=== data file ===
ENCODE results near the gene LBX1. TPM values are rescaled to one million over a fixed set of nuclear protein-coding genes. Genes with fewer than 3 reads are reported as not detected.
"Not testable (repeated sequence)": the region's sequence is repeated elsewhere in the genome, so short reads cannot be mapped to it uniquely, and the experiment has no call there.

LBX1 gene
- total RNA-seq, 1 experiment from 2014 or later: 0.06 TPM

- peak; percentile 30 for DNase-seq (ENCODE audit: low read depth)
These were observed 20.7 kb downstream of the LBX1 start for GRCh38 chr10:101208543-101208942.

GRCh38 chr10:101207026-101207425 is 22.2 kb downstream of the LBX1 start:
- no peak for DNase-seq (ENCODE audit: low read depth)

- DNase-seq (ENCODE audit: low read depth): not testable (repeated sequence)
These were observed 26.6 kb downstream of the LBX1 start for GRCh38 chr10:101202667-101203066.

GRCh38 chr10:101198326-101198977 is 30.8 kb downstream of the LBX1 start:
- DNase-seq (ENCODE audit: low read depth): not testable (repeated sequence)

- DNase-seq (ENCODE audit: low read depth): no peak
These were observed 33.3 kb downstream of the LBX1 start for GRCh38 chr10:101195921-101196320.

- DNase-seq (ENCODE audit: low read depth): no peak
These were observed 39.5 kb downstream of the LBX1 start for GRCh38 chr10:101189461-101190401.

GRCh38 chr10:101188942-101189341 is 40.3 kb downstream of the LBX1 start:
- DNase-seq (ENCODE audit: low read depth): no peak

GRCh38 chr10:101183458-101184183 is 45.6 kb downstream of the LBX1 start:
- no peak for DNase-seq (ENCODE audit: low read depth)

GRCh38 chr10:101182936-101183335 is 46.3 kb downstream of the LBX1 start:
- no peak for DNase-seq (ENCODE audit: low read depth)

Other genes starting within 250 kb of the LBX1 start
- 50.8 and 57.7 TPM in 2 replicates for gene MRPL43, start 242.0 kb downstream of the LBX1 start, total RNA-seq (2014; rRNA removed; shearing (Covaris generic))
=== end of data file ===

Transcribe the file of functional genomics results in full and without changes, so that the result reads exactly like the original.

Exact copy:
ENCODE results near the gene LBX1. TPM values are rescaled to one million over a fixed set of nuclear protein-coding genes. Genes with fewer than 3 reads are reported as not detected.
"Not testable (repeated sequence)": the region's sequence is repeated elsewhere in the genome, so short reads cannot be mapped to it uniquely, and the experiment has no call there.

LBX1 gene
- total RNA-seq, 1 experiment from 2014 or later: 0.06 TPM

- peak; percentile 30 for DNase-seq (ENCODE audit: low read depth)
These were observed 20.7 kb downstream of the LBX1 start for GRCh38 chr10:101208543-101208942.

GRCh38 chr10:101207026-101207425 is 22.2 kb downstream of the LBX1 start:
- no peak for DNase-seq (ENCODE audit: low read depth)

- DNase-seq (ENCODE audit: low read depth): not testable (repeated sequence)
These were observed 26.6 kb downstream of the LBX1 start for GRCh38 chr10:101202667-101203066.

GRCh38 chr10:101198326-101198977 is 30.8 kb downstream of the LBX1 start:
- DNase-seq (ENCODE audit: low read depth): not testable (repeated sequence)

- DNase-seq (ENCODE audit: low read depth): no peak
These were observed 33.3 kb downstream of the LBX1 start for GRCh38 chr10:101195921-101196320.

- DNase-seq (ENCODE audit: low read depth): no peak
These were observed 39.5 kb downstream of the LBX1 start for GRCh38 chr10:101189461-101190401.

GRCh38 chr10:101188942-101189341 is 40.3 kb downstream of the LBX1 start:
- DNase-seq (ENCODE audit: low read depth): no peak

GRCh38 chr10:101183458-101184183 is 45.6 kb downstream of the LBX1 start:
- no peak for DNase-seq (ENCODE audit: low read depth)

GRCh38 chr10:101182936-101183335 is 46.3 kb downstream of the LBX1 start:
- no peak for DNase-seq (ENCODE audit: low read depth)

Other genes starting within 250 kb of the LBX1 start
- 50.8 and 57.7 TPM in 2 replicates for gene MRPL43, start 242.0 kb downstream of the LBX1 start, total RNA-seq (2014; rRNA removed; shearing (Covaris generic))